As the suspicion among countries and world governments regarding the alleged unfair trade practices of tech giants, which apparently work to hamper competition, continues to rise, the role of Google and Apple in the so-called market monopoly has taken a new turn. As per a report by AppleInsider, the Competition and Markets Authority (CMA) of the United Kingdom has said that it will be launching a probe into an alleged duopoly enjoyed by the two tech biggies on the sales of mobile devices, considering the control they have over their app stores, which often blocks apps from using third-party methods of payment.
Looking into the Market Behaviour of Google and Apple
While Apple is already under scrutiny over its control on its resident App Store in the United Kingdom, the CMA has also started looking into whether or not the Android and iOS are indulging in unfair competition.
Andrea Coscelli, Chief Executive at the CMA, explained the need for the investigation, while saying that the tech giants like the Tim Cook and Satya Nadella-led firms act as gatekeepers of sorts, towards the major routes through which most people download their apps, or even browse the web. He also added that they have a major bearing on many daily activities that people perform on their phones, from streaming music and TV shows, to playing games, concluding that the agency is currently trying to ascertain whether or not this could be causing problems for consumers and businesses alike.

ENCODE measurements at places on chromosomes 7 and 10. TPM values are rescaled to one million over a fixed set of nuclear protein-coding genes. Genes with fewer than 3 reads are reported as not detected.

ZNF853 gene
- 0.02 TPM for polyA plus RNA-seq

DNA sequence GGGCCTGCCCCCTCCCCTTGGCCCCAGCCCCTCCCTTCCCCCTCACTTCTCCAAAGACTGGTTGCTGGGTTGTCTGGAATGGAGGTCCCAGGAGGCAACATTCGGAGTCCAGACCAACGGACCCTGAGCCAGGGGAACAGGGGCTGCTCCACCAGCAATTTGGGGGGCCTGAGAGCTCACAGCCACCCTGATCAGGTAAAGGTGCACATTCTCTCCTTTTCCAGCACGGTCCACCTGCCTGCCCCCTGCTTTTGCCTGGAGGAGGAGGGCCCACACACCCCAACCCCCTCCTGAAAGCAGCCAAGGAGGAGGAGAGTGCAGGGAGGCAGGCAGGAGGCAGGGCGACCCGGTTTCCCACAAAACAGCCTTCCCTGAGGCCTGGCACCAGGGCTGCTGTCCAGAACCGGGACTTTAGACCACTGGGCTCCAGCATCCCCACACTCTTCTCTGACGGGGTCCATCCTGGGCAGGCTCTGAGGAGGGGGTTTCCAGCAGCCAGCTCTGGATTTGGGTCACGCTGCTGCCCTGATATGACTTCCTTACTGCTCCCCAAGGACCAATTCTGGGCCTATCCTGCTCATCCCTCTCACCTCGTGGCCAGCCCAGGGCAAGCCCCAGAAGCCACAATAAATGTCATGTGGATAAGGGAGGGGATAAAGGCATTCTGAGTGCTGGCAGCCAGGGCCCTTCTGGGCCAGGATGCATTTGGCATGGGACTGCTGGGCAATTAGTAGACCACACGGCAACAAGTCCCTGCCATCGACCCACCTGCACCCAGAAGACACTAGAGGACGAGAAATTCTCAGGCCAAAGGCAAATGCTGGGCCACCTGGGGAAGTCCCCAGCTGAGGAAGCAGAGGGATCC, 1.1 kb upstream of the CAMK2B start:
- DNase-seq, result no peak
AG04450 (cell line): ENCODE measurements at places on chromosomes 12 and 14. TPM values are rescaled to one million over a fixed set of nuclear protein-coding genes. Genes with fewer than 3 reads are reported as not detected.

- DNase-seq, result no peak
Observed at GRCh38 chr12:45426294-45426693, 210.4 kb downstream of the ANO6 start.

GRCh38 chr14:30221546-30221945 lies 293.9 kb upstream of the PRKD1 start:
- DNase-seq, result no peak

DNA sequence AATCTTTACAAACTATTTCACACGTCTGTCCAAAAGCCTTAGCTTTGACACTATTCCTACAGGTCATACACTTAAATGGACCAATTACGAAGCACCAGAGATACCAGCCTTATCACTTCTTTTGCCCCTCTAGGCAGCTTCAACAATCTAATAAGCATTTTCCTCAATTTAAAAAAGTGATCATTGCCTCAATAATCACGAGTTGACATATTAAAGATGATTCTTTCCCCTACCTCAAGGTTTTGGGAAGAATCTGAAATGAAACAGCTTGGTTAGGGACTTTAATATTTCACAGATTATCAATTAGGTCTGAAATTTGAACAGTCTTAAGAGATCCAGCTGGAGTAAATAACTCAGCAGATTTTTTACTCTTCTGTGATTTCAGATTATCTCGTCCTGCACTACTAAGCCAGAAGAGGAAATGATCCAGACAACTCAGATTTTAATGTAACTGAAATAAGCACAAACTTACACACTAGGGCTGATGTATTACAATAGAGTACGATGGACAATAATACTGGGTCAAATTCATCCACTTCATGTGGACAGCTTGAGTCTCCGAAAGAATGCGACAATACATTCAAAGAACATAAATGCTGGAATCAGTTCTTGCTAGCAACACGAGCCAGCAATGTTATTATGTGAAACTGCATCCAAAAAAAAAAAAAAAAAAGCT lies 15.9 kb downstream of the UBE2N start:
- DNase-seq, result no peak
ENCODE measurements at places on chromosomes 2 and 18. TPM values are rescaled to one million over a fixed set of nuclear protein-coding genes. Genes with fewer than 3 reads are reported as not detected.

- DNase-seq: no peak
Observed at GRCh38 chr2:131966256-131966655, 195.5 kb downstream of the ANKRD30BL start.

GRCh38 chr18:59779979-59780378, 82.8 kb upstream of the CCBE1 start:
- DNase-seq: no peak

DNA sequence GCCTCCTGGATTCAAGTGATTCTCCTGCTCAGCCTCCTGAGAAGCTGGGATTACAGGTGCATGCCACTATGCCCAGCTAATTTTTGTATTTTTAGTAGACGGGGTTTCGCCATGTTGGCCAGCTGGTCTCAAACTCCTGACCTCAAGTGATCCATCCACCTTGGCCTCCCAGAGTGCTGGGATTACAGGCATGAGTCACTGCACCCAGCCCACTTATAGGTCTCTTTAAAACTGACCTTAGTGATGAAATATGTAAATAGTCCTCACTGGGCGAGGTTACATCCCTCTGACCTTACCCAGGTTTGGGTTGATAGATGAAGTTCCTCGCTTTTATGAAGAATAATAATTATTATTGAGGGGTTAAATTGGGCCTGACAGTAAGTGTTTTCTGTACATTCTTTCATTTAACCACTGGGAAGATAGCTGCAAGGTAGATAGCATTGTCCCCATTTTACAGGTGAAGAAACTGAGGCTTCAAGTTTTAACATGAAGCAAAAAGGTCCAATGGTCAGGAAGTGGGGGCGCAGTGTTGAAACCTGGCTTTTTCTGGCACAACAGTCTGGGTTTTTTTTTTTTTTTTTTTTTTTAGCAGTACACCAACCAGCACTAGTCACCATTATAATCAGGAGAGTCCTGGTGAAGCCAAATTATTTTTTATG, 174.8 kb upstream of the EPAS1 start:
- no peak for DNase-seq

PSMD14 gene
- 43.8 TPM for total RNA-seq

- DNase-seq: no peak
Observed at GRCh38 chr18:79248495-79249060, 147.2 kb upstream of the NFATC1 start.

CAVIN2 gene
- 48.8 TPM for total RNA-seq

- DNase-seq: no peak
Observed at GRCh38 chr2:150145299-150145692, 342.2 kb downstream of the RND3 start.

Coscelli also said that they have already “uncovered some worrying trends” through their investigation into the App Store ecosystem at Apple. These trends could apparently work to “harm businesses and consumers if left unchecked”.
The CMA has even called forward consumers and businesses in who make use of the Android and iOS (meaning an overwhelming proportion of the country’s population), to provide input on the issue, with the last date for submissions being set to June 26.
Inspired by Japan?
This move by the United Kingdom comes in quick succession after Japan too, announced that it would be probing the “duopoly” that the same two companies enjoy in Japanese smartphone markets. The country’s government has further added that the findings of this probe could result in antitrust regulations being tightened, as per a report in Nikkei. Input from domestic smartphone-makers and their executives are invited, as are those from manufacturers of personal computers and smart speakers. Business dealings and their degree of fairness will be evaluated.